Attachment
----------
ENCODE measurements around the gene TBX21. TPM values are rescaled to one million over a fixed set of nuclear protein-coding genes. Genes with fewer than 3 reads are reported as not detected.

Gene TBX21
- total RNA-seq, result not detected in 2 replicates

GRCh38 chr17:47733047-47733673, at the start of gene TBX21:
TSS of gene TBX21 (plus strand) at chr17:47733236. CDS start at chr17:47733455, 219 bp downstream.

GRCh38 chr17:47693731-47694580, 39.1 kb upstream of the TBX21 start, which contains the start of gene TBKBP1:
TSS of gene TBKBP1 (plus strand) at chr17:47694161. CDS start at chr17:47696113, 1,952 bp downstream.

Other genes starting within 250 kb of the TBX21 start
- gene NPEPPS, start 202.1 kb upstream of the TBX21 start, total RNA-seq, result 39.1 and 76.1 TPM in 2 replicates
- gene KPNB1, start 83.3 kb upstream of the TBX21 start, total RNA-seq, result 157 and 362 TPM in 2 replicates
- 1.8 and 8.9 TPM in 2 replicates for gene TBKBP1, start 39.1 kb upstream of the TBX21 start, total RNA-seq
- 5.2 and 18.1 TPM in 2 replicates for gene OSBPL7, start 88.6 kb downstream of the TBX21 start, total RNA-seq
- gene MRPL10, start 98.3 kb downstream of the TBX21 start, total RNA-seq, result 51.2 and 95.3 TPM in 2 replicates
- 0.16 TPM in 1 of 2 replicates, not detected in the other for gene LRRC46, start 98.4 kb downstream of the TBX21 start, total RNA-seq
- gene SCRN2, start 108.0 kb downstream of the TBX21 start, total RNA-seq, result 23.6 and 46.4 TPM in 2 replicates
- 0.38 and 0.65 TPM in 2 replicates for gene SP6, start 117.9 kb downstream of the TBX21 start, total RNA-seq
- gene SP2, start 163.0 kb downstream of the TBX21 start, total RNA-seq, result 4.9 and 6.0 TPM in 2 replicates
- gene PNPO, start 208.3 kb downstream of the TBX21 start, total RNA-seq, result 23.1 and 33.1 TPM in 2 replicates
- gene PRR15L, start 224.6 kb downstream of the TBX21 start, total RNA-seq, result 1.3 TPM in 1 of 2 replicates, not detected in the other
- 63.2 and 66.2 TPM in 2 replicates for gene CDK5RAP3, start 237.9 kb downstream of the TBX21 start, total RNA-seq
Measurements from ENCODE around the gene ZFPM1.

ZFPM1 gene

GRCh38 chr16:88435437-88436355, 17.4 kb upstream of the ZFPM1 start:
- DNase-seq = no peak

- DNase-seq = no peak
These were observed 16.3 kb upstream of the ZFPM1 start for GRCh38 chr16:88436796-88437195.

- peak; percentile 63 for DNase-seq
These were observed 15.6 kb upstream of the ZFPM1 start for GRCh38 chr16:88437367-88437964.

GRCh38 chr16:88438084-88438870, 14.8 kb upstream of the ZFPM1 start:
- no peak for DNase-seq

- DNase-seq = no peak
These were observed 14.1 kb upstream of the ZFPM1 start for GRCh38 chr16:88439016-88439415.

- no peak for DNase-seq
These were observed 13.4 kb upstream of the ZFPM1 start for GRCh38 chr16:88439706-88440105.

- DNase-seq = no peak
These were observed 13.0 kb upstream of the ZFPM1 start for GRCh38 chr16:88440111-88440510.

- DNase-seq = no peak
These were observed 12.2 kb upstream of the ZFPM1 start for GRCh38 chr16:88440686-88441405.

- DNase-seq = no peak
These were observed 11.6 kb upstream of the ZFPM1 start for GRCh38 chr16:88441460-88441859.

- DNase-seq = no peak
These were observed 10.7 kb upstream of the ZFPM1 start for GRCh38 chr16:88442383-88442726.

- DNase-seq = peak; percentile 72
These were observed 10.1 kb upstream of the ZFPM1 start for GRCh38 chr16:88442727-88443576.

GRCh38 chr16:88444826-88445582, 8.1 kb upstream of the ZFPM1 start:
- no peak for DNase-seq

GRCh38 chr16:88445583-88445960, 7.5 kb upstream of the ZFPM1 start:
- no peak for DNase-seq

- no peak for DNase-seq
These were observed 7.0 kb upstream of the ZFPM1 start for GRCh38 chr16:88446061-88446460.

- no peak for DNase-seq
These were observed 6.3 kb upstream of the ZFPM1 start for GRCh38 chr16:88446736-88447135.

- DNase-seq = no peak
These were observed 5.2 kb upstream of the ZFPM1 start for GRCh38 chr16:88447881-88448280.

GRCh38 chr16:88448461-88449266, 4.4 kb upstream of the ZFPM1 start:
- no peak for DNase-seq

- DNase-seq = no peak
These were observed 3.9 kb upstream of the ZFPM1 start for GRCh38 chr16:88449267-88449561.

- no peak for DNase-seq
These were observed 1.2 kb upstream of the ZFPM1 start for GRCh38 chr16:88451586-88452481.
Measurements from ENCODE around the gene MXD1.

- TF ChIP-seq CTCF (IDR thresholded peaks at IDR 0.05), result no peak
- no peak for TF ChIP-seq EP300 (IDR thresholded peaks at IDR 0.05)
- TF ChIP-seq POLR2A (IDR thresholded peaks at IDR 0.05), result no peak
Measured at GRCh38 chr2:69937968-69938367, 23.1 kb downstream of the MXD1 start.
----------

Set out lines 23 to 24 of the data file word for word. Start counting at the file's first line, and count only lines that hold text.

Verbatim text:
GRCh38 chr16:88435437-88436355, 17.4 kb upstream of the ZFPM1 start:
- DNase-seq = no peak